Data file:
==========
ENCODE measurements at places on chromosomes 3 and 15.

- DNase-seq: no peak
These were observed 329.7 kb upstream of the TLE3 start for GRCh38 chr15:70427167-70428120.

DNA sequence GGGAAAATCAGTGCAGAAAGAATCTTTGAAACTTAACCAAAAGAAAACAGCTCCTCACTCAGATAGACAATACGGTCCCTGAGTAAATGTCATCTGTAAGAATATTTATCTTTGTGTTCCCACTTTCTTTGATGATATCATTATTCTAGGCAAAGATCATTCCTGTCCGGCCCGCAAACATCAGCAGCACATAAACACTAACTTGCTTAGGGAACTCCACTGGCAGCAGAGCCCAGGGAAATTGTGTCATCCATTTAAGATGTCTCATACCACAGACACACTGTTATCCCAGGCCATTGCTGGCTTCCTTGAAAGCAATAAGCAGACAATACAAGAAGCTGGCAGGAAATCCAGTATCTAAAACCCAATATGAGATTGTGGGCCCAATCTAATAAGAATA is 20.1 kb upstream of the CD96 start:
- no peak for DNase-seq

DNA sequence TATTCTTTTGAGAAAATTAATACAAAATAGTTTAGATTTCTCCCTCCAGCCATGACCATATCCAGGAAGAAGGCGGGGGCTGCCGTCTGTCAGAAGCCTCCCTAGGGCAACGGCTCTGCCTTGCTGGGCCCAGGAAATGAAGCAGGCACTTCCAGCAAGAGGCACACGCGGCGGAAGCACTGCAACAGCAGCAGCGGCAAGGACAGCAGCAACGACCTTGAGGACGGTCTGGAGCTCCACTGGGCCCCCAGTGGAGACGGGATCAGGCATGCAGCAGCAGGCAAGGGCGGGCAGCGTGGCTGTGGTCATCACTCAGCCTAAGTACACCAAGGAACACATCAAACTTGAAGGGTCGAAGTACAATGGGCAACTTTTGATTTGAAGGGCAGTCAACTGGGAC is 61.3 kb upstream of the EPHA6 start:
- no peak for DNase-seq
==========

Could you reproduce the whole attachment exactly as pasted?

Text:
ENCODE measurements at places on chromosomes 3 and 15.

- DNase-seq: no peak
These were observed 329.7 kb upstream of the TLE3 start for GRCh38 chr15:70427167-70428120.

DNA sequence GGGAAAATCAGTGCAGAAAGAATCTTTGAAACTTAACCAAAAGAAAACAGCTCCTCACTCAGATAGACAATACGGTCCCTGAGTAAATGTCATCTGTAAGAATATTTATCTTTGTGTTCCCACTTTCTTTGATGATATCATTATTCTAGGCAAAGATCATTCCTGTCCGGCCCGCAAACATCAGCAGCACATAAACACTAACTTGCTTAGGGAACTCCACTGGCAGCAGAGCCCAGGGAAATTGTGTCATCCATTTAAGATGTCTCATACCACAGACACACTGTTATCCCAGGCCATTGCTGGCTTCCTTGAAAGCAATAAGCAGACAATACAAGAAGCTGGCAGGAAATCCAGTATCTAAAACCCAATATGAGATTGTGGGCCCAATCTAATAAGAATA is 20.1 kb upstream of the CD96 start:
- no peak for DNase-seq

DNA sequence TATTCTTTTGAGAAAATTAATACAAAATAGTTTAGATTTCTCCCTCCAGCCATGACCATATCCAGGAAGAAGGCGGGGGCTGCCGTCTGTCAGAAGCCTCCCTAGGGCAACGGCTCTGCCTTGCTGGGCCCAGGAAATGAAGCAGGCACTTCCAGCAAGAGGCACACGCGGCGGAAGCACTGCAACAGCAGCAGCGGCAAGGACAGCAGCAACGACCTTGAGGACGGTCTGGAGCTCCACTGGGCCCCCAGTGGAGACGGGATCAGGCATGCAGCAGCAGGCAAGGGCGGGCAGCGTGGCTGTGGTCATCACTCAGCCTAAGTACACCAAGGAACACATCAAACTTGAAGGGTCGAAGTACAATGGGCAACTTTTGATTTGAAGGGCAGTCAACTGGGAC is 61.3 kb upstream of the EPHA6 start:
- no peak for DNase-seq